If using Chainmail, as one might, the following perks also come online:
  • at 4th level, the raise morale of friendly troops.
  • at 8th level, they force morale checks on enemy troops as if they had taken excessive damage, whenever they enter charge range.

Greyhawk: From Greyhawk onwards, the HD system is changed. All classes now get 1 hit die per level, as all other editions of D&D would subsequently use.  In all other ways, it simply expands on the rules in the three brown books. Which means:
  • fighters now get d8 as magic-users and thieves (new class) drop to d4 and clerics get 1d6. 
  • As the only class, they get to hit and damage bonuses from strength and AC bonuses from dexterity. percentile strength for strength 18 is also introduced for fighters.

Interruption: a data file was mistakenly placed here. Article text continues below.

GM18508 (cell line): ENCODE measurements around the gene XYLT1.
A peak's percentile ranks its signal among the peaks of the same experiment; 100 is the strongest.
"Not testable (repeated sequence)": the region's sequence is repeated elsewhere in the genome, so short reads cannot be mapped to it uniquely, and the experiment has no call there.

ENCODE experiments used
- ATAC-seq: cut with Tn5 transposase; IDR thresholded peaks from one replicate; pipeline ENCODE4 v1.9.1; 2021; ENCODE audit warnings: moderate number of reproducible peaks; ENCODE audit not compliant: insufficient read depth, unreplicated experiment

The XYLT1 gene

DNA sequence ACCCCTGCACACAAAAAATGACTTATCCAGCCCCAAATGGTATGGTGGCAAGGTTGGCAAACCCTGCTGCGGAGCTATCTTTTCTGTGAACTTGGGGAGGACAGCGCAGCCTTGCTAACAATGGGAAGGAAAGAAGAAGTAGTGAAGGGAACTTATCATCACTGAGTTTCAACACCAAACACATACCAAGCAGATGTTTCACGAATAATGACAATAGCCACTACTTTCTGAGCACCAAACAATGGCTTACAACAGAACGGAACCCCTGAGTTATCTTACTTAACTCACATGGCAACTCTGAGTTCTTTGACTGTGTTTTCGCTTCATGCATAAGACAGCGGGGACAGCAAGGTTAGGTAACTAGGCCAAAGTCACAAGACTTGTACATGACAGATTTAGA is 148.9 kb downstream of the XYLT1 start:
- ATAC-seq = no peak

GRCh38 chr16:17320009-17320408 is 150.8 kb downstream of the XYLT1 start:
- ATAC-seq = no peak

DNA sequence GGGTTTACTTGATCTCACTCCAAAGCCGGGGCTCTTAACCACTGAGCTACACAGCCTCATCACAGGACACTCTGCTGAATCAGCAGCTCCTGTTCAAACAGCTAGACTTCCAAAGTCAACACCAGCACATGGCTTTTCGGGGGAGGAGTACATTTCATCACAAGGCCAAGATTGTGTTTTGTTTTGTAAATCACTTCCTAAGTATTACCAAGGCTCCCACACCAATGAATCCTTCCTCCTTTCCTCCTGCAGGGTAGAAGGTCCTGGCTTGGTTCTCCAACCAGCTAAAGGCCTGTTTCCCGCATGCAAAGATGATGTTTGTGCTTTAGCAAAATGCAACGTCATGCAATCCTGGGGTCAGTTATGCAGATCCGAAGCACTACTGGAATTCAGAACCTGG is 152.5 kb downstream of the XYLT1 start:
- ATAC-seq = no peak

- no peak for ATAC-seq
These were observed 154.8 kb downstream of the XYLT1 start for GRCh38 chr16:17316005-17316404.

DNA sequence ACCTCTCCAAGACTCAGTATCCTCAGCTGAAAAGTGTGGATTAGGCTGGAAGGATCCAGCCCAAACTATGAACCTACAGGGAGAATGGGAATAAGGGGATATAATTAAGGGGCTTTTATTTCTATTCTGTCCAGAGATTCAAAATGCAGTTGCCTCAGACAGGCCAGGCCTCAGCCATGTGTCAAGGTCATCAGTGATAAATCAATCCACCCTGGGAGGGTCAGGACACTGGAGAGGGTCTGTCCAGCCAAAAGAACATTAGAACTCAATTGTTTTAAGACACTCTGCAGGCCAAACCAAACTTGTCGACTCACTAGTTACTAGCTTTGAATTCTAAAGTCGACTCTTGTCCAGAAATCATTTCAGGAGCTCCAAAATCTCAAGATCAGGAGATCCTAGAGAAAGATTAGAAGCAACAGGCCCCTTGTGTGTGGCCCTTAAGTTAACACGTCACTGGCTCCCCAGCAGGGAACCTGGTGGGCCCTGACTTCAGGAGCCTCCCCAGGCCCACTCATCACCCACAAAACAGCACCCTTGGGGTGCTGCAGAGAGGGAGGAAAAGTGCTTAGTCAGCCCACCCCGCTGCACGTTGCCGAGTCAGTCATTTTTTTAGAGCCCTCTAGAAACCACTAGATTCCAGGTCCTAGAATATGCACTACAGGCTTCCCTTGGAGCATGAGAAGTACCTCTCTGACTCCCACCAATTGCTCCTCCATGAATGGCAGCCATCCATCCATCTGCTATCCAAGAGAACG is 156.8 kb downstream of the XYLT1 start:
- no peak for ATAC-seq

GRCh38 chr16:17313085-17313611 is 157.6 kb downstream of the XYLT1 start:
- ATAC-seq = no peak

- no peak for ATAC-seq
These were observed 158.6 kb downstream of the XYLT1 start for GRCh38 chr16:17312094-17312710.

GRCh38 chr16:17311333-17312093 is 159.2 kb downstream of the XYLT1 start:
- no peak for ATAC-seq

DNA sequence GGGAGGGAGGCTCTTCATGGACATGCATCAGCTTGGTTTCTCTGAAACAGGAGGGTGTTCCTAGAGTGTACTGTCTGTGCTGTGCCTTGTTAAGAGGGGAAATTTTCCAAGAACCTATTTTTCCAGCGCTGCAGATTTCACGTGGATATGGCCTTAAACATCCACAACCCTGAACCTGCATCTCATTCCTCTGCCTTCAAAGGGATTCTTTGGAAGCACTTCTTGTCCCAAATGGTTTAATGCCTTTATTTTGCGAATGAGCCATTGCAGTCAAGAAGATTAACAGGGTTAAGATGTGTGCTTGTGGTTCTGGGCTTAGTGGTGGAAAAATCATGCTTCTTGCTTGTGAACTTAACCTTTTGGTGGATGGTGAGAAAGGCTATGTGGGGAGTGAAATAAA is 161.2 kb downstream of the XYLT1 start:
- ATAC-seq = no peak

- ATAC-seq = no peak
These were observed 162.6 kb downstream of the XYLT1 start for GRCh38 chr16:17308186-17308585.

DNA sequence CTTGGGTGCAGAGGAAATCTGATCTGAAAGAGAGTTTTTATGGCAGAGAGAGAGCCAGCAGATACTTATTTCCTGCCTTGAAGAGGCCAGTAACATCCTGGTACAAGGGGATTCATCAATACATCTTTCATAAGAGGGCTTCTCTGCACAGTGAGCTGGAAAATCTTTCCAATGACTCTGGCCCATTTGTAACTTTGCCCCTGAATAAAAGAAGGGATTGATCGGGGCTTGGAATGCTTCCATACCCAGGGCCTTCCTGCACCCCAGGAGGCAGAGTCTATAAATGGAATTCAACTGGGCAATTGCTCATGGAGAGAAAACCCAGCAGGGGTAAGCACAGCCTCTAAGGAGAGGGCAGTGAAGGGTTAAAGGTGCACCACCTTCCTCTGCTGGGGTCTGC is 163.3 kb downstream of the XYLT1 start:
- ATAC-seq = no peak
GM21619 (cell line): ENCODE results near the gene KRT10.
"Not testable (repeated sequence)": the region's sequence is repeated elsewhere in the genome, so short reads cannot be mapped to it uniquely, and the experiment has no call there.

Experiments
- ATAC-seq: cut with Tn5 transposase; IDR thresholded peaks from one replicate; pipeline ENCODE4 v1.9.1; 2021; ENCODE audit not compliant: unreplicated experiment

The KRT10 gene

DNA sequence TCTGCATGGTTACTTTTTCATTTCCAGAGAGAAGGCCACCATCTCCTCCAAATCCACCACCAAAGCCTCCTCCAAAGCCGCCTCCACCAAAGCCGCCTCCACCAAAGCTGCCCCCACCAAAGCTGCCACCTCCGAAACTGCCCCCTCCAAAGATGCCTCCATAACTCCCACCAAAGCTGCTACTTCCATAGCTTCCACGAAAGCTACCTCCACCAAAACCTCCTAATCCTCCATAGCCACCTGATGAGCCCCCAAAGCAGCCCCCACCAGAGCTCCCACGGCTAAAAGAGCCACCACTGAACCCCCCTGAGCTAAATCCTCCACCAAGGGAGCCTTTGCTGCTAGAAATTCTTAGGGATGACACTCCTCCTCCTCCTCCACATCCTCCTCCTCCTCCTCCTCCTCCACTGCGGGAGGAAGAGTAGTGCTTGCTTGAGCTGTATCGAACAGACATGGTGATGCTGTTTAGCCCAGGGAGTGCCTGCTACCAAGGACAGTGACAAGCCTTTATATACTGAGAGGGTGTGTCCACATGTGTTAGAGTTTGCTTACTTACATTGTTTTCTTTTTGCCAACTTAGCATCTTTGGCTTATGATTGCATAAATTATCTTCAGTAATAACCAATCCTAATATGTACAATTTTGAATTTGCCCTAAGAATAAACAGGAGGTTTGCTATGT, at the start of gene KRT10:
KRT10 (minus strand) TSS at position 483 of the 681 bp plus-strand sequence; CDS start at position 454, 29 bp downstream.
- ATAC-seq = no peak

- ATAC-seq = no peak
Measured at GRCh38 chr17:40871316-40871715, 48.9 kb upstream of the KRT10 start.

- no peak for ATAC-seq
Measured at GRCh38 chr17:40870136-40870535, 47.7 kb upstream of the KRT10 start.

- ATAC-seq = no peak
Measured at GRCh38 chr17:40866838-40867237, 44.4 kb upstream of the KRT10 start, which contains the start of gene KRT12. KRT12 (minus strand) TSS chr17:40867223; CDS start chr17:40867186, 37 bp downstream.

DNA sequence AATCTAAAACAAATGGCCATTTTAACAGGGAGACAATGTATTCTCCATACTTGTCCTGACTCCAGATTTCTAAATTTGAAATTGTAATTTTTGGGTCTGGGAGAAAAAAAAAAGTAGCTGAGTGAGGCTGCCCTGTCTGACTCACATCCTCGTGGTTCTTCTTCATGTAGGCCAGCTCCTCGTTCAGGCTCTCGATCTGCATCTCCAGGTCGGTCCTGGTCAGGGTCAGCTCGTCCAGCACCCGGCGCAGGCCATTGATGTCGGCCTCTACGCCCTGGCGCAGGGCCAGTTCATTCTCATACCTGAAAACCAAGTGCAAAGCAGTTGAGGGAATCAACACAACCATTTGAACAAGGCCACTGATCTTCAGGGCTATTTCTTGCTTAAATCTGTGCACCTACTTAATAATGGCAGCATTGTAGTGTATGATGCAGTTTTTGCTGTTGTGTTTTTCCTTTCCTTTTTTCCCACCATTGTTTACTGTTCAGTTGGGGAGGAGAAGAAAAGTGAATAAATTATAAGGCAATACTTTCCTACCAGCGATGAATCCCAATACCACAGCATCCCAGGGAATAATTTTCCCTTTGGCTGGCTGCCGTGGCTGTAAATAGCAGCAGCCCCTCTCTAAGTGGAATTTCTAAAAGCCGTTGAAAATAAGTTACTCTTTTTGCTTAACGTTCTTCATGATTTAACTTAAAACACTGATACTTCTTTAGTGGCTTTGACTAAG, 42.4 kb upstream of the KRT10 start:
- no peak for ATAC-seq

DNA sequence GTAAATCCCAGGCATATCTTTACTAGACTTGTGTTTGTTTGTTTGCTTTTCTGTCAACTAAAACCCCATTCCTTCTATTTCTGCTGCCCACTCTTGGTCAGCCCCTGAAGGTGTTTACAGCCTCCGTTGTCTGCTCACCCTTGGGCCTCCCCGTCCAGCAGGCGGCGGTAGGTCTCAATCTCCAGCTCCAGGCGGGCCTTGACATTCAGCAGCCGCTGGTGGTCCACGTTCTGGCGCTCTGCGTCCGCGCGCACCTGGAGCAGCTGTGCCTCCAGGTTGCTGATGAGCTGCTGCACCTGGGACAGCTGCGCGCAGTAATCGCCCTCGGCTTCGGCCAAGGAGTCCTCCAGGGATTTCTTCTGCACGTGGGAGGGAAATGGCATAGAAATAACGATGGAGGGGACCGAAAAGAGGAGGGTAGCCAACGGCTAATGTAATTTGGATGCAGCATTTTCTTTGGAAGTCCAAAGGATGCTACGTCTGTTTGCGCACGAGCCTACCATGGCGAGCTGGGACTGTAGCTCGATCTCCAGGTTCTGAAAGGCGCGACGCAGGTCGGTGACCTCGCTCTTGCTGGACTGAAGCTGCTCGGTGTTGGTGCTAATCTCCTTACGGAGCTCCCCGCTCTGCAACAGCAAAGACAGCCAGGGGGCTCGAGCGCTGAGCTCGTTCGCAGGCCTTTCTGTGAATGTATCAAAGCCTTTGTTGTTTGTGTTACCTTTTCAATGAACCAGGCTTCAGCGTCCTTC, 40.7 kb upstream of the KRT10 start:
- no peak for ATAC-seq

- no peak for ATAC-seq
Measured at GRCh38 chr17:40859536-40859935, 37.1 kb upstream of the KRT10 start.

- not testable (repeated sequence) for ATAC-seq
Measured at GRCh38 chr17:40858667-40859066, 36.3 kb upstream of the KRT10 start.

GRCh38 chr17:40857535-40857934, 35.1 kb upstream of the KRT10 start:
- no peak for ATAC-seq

• If you bought The Strategic Review, Volume 1, No 2, released a few months after greyhawk, it is clarified that fighters also gain mook mowing abilities, allowing them to attack a number of 1 HD creature per round equal to their level.
  • New rules for variable weapon damage and weapon vs. armor tables now means that their access to all weapons packs a bigger punch.
Paladins and thieves are also introduced here. Meaning that comparatively speaking, the currency of some of the fighter's abilities begin to drop. The thief can also use any weapon, so here's another class to pick up those magic swords that formerly only the figher could use.

And the paladin can do all the things a figher can and so much more. Up yours, fighting man!

Holmes: This is a Basic game and the fighter follows suit.